“Many ATC systems may be perceived as ‘old’ and ‘out of date’ by Silicon Valley standards,” says Alex Sauriol, “but the overall safety record in this industry is outstanding so our focus needs always to be towards making it even better. Everything we do and are developing, including and especially our digital tower platform, is about enhancing safety. Without that, it’s a total nonstarter.”

Many ATC systems may be perceived as ‘old’ and ‘out of date’ by Silicon Valley standards,

And in terms of cyber security, nothing is being left to chance according to Mike Stoller:

“Handling and protecting large quantities of operational data is something that NATS has been well practised in for many years, but just like operational safety, it’s never something you can be complacent about. We keep it under constant review.”

For London City those measures include the provision for three entirely separate, independent fibre network connections as well as multiple fall backs within both the systems and procedures. If a camera fails then another helps fill the gap. There are even ‘air knives’ to clean the lenses should an unlucky insect wander over the camera housing.

London City might be among the first, but it seems certain others will follow. From hubs like Singapore’s Changi through to the Channel Islands, it seems the digital revolution has genuinely arrived, and this time it really will be televised.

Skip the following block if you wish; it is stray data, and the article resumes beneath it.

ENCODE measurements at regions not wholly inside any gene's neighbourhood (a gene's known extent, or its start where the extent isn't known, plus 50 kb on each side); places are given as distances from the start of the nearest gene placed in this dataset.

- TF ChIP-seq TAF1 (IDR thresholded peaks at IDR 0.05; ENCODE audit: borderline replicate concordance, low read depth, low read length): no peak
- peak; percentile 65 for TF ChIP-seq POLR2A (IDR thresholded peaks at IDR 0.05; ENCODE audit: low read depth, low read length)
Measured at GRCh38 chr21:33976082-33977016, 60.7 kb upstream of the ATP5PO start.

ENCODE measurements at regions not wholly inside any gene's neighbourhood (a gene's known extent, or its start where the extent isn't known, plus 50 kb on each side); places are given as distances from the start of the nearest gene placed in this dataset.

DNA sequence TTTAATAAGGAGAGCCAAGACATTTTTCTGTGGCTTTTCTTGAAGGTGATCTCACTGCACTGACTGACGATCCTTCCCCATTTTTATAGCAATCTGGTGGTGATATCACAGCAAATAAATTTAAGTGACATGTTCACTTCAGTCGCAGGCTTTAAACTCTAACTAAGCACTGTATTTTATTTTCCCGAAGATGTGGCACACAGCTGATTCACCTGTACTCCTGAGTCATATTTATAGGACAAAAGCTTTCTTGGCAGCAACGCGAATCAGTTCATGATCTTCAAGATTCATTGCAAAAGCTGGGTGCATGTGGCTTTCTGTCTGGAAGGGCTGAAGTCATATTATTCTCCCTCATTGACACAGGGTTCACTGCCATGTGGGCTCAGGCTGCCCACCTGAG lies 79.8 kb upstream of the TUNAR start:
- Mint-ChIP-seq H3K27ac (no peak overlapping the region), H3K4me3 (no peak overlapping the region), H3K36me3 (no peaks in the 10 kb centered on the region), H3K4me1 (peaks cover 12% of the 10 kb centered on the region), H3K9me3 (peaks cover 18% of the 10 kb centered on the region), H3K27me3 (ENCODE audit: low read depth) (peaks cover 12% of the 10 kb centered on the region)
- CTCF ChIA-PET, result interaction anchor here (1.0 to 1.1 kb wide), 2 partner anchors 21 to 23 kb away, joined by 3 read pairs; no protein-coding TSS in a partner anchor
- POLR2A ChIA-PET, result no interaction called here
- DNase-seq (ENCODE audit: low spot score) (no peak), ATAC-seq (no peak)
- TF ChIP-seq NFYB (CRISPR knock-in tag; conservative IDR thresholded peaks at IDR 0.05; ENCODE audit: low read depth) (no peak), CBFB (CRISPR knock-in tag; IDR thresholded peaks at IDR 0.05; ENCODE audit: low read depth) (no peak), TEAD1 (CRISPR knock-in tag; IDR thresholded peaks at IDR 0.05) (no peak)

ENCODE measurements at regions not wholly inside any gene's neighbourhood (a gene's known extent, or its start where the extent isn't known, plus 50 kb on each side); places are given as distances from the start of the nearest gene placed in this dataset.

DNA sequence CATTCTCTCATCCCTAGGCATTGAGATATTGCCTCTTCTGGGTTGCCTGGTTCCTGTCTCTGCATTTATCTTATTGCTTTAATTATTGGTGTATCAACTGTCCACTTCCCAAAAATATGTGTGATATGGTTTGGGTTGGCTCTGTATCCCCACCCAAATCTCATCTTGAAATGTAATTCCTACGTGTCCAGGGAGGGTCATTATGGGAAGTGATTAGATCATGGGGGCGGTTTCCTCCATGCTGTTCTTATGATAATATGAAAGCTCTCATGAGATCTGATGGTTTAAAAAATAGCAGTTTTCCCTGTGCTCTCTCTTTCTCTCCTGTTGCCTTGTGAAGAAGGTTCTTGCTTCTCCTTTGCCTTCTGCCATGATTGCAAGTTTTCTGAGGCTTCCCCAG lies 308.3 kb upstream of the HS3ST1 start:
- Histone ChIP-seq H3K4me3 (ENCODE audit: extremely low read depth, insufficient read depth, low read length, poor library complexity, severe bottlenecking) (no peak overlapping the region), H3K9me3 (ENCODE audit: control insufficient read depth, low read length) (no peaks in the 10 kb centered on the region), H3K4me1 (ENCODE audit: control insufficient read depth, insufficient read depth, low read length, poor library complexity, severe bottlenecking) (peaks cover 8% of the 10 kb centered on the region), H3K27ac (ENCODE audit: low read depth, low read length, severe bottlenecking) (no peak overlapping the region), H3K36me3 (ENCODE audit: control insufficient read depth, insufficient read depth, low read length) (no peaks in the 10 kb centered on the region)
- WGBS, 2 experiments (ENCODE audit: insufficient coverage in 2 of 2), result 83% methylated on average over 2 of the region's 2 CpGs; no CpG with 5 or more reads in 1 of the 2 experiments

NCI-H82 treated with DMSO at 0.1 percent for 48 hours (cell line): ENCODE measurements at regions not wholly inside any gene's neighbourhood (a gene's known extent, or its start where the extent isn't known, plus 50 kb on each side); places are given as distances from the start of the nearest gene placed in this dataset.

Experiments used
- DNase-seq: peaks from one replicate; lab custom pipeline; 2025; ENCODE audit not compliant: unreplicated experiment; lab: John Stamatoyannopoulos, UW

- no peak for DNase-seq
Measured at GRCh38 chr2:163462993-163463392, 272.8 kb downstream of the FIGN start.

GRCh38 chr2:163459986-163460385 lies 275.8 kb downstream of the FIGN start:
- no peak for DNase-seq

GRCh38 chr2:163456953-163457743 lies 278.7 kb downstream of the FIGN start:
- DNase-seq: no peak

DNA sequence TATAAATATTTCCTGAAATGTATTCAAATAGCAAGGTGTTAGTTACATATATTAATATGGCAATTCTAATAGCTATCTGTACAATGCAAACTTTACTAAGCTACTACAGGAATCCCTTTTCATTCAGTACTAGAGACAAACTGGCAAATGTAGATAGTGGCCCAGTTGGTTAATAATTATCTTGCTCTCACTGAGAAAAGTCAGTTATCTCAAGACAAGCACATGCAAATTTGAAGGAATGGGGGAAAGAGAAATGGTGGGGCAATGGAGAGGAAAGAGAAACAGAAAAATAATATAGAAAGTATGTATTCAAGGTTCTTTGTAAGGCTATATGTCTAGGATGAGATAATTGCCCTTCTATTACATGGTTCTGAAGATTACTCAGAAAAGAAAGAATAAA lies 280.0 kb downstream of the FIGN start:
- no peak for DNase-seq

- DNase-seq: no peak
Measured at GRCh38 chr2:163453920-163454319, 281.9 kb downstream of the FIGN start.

Technology behind the revolution

Digital towers will change the face of airport air traffic management, but they also make use of tried and tested technology. Here’s a selection of what they can offer:

  • High Definition cameras – providing a full 360 degree view of the airport in a level of detail greater than the human eye
  • A pan-tilt-zoom camera can magnify any part of the airfield up to 30 times for close inspection
  • Laser range finder can measuring distances to any point on the airfield to millimetre accuracy
  • Controller awareness enhanced with augmented Head Up Display with aircraft and operational data
  • As well as tracking aircraft, the system can alert the tower to airfield incursions and even drones